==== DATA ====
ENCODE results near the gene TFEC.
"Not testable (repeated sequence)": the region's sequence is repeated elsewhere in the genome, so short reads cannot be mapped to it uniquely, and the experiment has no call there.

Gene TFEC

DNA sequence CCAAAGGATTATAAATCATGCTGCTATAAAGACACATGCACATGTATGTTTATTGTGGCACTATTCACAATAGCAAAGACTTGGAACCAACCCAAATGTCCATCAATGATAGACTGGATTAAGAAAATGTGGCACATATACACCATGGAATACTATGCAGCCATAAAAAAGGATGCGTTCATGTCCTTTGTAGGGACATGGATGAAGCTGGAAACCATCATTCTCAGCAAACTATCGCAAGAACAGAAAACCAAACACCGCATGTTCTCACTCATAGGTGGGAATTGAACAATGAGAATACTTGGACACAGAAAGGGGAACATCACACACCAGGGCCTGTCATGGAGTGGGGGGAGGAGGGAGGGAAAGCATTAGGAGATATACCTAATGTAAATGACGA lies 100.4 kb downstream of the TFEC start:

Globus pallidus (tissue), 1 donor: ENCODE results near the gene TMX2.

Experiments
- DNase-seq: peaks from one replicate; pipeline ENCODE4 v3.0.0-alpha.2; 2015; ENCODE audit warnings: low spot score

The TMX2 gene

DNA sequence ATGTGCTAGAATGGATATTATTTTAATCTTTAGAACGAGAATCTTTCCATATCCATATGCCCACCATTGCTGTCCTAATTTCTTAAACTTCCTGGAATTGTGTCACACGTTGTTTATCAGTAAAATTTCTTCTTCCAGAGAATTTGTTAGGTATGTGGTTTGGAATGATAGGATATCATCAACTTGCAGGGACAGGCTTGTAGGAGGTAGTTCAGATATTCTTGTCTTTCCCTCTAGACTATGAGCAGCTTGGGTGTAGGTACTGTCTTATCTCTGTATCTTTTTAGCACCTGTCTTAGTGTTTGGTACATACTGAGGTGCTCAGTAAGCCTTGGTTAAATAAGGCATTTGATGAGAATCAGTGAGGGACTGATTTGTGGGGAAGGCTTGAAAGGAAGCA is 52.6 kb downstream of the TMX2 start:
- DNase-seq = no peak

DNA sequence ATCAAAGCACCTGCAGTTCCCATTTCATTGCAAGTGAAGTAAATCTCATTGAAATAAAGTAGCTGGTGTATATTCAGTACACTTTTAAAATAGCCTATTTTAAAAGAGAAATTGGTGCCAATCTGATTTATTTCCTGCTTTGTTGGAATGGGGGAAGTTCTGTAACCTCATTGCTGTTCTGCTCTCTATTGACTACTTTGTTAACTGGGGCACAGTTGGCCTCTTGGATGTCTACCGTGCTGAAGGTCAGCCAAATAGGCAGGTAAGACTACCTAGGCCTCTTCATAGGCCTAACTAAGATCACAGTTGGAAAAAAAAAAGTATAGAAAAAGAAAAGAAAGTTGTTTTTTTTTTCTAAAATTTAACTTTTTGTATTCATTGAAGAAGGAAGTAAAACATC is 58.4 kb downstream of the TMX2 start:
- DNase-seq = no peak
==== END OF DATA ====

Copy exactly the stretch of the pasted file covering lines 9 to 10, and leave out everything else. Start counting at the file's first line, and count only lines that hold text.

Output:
DNA sequence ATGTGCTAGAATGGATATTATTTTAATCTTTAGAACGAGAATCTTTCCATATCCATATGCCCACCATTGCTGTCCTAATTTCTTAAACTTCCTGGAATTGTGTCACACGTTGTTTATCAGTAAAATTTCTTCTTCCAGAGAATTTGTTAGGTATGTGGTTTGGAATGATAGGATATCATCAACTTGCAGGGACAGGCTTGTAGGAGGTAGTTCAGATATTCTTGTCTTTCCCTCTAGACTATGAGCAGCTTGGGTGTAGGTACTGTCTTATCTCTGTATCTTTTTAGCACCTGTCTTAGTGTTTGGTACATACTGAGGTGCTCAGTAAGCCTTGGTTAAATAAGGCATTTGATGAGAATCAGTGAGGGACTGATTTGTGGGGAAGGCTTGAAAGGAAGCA is 52.6 kb downstream of the TMX2 start:
- DNase-seq = no peak